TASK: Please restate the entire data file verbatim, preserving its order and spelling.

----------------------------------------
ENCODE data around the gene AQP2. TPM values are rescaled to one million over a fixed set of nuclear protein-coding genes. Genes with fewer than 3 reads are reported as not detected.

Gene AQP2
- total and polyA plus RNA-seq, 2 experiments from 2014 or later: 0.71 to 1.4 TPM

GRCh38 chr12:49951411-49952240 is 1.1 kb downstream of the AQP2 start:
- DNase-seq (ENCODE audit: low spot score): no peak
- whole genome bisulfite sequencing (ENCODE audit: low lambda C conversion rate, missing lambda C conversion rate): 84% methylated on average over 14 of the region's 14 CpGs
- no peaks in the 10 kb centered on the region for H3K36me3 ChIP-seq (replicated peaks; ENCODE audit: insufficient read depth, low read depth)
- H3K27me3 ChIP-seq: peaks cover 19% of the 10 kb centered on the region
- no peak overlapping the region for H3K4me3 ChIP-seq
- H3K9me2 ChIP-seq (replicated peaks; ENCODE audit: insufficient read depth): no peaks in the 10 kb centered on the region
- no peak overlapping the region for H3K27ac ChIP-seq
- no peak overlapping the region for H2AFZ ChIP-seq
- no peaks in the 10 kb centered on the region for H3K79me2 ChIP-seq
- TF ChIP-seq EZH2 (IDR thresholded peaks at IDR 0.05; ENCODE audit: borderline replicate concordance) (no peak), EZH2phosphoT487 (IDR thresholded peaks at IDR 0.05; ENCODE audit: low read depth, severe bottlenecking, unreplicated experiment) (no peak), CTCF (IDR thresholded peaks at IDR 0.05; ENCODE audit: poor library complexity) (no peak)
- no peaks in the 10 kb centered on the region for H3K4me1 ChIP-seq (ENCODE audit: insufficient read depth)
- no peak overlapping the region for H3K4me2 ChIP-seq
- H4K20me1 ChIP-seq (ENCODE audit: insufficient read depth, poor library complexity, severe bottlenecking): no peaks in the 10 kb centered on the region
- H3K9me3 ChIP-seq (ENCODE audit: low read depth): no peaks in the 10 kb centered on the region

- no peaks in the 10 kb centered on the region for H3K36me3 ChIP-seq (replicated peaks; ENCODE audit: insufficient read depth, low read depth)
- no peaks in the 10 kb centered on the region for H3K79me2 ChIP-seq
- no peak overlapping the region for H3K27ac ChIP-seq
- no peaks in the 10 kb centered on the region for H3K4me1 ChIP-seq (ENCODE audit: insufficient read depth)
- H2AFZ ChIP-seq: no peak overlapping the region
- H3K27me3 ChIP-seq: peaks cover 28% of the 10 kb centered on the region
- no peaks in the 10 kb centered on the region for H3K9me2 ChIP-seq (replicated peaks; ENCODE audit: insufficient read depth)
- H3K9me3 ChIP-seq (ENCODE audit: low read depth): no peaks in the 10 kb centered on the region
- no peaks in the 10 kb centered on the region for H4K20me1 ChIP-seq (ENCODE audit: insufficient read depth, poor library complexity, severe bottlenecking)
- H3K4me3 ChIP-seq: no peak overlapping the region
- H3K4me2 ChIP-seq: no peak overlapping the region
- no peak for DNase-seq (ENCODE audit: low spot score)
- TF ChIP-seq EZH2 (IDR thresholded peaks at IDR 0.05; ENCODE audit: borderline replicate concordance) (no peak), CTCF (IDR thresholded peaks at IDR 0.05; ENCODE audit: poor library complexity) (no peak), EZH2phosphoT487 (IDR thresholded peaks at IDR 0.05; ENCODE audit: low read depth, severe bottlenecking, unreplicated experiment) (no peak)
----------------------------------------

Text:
ENCODE data around the gene AQP2. TPM values are rescaled to one million over a fixed set of nuclear protein-coding genes. Genes with fewer than 3 reads are reported as not detected.

Gene AQP2
- total and polyA plus RNA-seq, 2 experiments from 2014 or later: 0.71 to 1.4 TPM

GRCh38 chr12:49951411-49952240 is 1.1 kb downstream of the AQP2 start:
- DNase-seq (ENCODE audit: low spot score): no peak
- whole genome bisulfite sequencing (ENCODE audit: low lambda C conversion rate, missing lambda C conversion rate): 84% methylated on average over 14 of the region's 14 CpGs
- no peaks in the 10 kb centered on the region for H3K36me3 ChIP-seq (replicated peaks; ENCODE audit: insufficient read depth, low read depth)
- H3K27me3 ChIP-seq: peaks cover 19% of the 10 kb centered on the region
- no peak overlapping the region for H3K4me3 ChIP-seq
- H3K9me2 ChIP-seq (replicated peaks; ENCODE audit: insufficient read depth): no peaks in the 10 kb centered on the region
- no peak overlapping the region for H3K27ac ChIP-seq
- no peak overlapping the region for H2AFZ ChIP-seq
- no peaks in the 10 kb centered on the region for H3K79me2 ChIP-seq
- TF ChIP-seq EZH2 (IDR thresholded peaks at IDR 0.05; ENCODE audit: borderline replicate concordance) (no peak), EZH2phosphoT487 (IDR thresholded peaks at IDR 0.05; ENCODE audit: low read depth, severe bottlenecking, unreplicated experiment) (no peak), CTCF (IDR thresholded peaks at IDR 0.05; ENCODE audit: poor library complexity) (no peak)
- no peaks in the 10 kb centered on the region for H3K4me1 ChIP-seq (ENCODE audit: insufficient read depth)
- no peak overlapping the region for H3K4me2 ChIP-seq
- H4K20me1 ChIP-seq (ENCODE audit: insufficient read depth, poor library complexity, severe bottlenecking): no peaks in the 10 kb centered on the region
- H3K9me3 ChIP-seq (ENCODE audit: low read depth): no peaks in the 10 kb centered on the region

- no peaks in the 10 kb centered on the region for H3K36me3 ChIP-seq (replicated peaks; ENCODE audit: insufficient read depth, low read depth)
- no peaks in the 10 kb centered on the region for H3K79me2 ChIP-seq
- no peak overlapping the region for H3K27ac ChIP-seq
- no peaks in the 10 kb centered on the region for H3K4me1 ChIP-seq (ENCODE audit: insufficient read depth)
- H2AFZ ChIP-seq: no peak overlapping the region
- H3K27me3 ChIP-seq: peaks cover 28% of the 10 kb centered on the region
- no peaks in the 10 kb centered on the region for H3K9me2 ChIP-seq (replicated peaks; ENCODE audit: insufficient read depth)
- H3K9me3 ChIP-seq (ENCODE audit: low read depth): no peaks in the 10 kb centered on the region
- no peaks in the 10 kb centered on the region for H4K20me1 ChIP-seq (ENCODE audit: insufficient read depth, poor library complexity, severe bottlenecking)
- H3K4me3 ChIP-seq: no peak overlapping the region
- H3K4me2 ChIP-seq: no peak overlapping the region
- no peak for DNase-seq (ENCODE audit: low spot score)
- TF ChIP-seq EZH2 (IDR thresholded peaks at IDR 0.05; ENCODE audit: borderline replicate concordance) (no peak), CTCF (IDR thresholded peaks at IDR 0.05; ENCODE audit: poor library complexity) (no peak), EZH2phosphoT487 (IDR thresholded peaks at IDR 0.05; ENCODE audit: low read depth, severe bottlenecking, unreplicated experiment) (no peak)